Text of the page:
An analysis of the SC Decision in RBI Case
The Reserve Bank of India ('RBI') vide Circular - Prohibition on dealing in Virtual Currencies ('VCs') dated April 6, 2018 ('RBI Circular') ...
USD Coin (known by its symbol USDC) is a stablecoin that is pegged to the U.S. dollar on a 1:1 basis. The stable coin was originally launched on a pilot basis in September 2018 by a Centre consortium whose founding members are the USA-listed crypto exchange Coinbase and Circle International. Circle is a peer-payment service.
Every unit of USDC in circulation is backed up by $1 that is held in reserve, in a mix of cash and short-term U.S. Treasury bonds. Explaining the rationale behind USDC, Circle co-founders Jeremy Allaire and Sean Neville wrote: “We believe that an open internet of value exchange can transform and integrate the world more deeply, eventually eliminating artificial economic borders and enabling a more efficient and inclusive global marketplace that connects every person on the planet.” According to the Circle co-founders, individuals and institutions use USDC to deposit US dollars from bank accounts, convert those dollars into tokens usable everywhere the internet reaches (subject to the token’s compliance controls), and redeem USDC tokens and cash out to bank accounts.
The USDC is issued by regulated and licensed financial institutions that maintain full reserves of the equivalent fiat currency. Issuers are required to regularly report their USD reserve holdings, and Grant Thornton LLP, the sixth-largest accounting firm in the world issues report on those holdings every month. As per the latest report by Grant Thornton, the total USDC in circulation is around 42 billion making it the second-largest stablecoin after USDT. USDC issuers are required to:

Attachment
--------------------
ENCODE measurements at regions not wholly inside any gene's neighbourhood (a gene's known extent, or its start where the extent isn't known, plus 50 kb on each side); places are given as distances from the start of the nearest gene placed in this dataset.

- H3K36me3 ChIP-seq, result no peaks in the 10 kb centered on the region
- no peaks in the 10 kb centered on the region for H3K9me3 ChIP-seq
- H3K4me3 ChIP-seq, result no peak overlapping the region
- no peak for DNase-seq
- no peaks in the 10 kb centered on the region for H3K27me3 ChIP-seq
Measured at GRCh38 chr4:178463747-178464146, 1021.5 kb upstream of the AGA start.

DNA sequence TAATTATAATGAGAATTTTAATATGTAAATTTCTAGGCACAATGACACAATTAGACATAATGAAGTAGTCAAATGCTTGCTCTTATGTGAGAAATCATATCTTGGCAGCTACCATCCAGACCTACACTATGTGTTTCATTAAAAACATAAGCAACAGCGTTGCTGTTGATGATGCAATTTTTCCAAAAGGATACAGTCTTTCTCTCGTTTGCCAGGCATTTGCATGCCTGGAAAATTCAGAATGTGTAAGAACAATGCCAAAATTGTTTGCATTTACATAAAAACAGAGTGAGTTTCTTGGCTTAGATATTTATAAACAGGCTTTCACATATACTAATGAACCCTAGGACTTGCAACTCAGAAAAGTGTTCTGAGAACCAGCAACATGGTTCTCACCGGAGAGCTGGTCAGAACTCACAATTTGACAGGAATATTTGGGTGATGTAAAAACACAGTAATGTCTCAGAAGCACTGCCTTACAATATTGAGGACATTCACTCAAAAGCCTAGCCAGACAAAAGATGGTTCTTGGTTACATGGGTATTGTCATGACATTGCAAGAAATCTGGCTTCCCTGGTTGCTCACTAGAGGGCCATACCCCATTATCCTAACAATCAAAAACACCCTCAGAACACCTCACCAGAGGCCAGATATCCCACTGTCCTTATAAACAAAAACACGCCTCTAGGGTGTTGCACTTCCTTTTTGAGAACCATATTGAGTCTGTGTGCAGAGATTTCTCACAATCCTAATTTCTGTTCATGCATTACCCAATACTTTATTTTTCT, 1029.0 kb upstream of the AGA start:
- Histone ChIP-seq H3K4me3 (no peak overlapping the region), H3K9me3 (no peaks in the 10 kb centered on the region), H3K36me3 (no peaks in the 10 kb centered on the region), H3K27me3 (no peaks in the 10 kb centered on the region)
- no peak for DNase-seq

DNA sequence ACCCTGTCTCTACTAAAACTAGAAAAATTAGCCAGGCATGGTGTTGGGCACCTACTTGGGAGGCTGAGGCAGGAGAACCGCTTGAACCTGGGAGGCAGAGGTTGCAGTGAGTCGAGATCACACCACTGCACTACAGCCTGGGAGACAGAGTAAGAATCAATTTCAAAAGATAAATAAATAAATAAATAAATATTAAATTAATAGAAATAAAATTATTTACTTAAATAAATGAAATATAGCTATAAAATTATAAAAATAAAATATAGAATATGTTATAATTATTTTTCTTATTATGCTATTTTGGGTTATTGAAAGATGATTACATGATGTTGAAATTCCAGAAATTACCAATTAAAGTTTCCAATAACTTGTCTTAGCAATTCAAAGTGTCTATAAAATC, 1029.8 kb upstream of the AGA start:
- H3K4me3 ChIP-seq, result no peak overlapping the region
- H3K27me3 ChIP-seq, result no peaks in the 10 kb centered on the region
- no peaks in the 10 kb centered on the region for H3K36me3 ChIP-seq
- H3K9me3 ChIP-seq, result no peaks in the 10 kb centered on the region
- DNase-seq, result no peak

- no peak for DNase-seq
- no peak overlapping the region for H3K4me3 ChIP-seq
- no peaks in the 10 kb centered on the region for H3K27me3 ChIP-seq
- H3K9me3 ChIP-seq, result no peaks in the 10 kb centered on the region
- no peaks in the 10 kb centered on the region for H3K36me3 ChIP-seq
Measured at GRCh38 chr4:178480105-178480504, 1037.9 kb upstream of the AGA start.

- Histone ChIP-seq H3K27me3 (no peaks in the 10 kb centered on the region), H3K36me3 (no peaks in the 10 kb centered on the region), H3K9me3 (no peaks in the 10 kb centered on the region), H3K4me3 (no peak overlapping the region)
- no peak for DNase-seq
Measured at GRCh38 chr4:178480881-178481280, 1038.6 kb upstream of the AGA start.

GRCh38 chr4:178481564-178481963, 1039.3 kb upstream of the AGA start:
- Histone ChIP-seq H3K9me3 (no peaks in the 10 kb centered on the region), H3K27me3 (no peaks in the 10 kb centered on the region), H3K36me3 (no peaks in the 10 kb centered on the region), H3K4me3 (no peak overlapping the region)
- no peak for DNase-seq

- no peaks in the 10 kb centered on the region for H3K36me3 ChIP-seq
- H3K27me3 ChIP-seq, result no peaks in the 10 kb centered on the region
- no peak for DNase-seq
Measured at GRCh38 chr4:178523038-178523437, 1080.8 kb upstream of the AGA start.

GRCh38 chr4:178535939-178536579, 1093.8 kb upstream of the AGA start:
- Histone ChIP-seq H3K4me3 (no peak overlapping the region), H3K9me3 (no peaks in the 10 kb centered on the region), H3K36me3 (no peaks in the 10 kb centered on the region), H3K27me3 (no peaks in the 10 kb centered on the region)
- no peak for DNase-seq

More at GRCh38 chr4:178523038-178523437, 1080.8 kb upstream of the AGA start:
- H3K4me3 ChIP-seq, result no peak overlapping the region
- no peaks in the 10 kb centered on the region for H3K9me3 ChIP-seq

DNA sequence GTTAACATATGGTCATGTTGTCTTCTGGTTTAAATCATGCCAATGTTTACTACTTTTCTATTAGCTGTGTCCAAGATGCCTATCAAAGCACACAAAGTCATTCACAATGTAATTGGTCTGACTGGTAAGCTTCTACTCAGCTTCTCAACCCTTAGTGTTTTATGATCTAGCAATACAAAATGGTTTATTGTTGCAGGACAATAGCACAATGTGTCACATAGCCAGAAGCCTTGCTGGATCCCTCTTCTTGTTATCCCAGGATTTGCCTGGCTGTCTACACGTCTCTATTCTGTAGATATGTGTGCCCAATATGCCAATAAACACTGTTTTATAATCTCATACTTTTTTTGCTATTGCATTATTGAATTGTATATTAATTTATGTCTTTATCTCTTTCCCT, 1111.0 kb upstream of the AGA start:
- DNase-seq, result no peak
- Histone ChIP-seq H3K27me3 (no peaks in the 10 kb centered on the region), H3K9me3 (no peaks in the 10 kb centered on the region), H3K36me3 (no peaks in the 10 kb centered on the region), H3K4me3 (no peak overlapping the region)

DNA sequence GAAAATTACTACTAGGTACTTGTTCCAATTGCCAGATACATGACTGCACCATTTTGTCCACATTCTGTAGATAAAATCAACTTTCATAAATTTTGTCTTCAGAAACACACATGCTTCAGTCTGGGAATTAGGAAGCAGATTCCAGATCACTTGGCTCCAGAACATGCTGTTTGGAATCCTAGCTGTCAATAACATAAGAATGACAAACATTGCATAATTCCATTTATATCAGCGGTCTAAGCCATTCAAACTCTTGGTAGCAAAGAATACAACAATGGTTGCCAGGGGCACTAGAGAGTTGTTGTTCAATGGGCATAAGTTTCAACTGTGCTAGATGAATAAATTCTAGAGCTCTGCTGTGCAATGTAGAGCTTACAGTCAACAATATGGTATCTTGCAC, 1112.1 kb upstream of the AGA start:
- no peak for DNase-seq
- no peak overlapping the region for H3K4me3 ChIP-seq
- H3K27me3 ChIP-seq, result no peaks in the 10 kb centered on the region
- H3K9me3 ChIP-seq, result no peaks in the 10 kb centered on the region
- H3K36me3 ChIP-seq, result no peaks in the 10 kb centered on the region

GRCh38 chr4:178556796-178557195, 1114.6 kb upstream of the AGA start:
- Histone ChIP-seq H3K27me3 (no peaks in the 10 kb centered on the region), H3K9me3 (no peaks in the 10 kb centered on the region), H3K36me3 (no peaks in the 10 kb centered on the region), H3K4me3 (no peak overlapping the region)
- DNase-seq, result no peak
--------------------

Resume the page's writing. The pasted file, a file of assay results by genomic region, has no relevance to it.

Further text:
Like other stablecoins, USDC is designed to reduce volatility relative to unpegged cryptocurrencies like Bitcoin. ETH
The stablecoin market has become exceedingly crowded over recent years — but the USDC has gained an upper hand over the competitors due to its transparency. Unlike USDT and BUSD, USDC is not involved in any regulatory wrongdoing. Backed by a US-listed entity also helped to gain trust from the adopters. USDT is accused of not being opaque of the backed assets.
Circle was the first company to earn a BitLicense (2015) from the New York Department of Financial Services which the industry terms as the toughest regulator of crypto. Coinbase obtained the BitLicense in 2017.
In 2021, Coinbase briefly contemplated diversifying the funds backing USDC but backed out after a community backlash. retracted that proposal after heavy community backlash.
1/ Quick update on USDC. Starting September 2021, USDC reserves will be held in cash and short-duration US government treasuries. This is the approach we want for USDC reserves. https://t.co/29liaGg2LA
— Emilie Choi (@emiliemc) August 23, 2021
USDC first launched on the Ethereum blockchain as an ERC-20 token and has since expanded to other blockchains including Solana, Stellar, and Algorand. While USDT operates on Bitcoin blockchain limiting usability. USDC can be used on multiple decentralized applications (e.g., DeFi) and a number of crypto exchanges (e.g., Coinbase, Gemini, Binance, Kraken).
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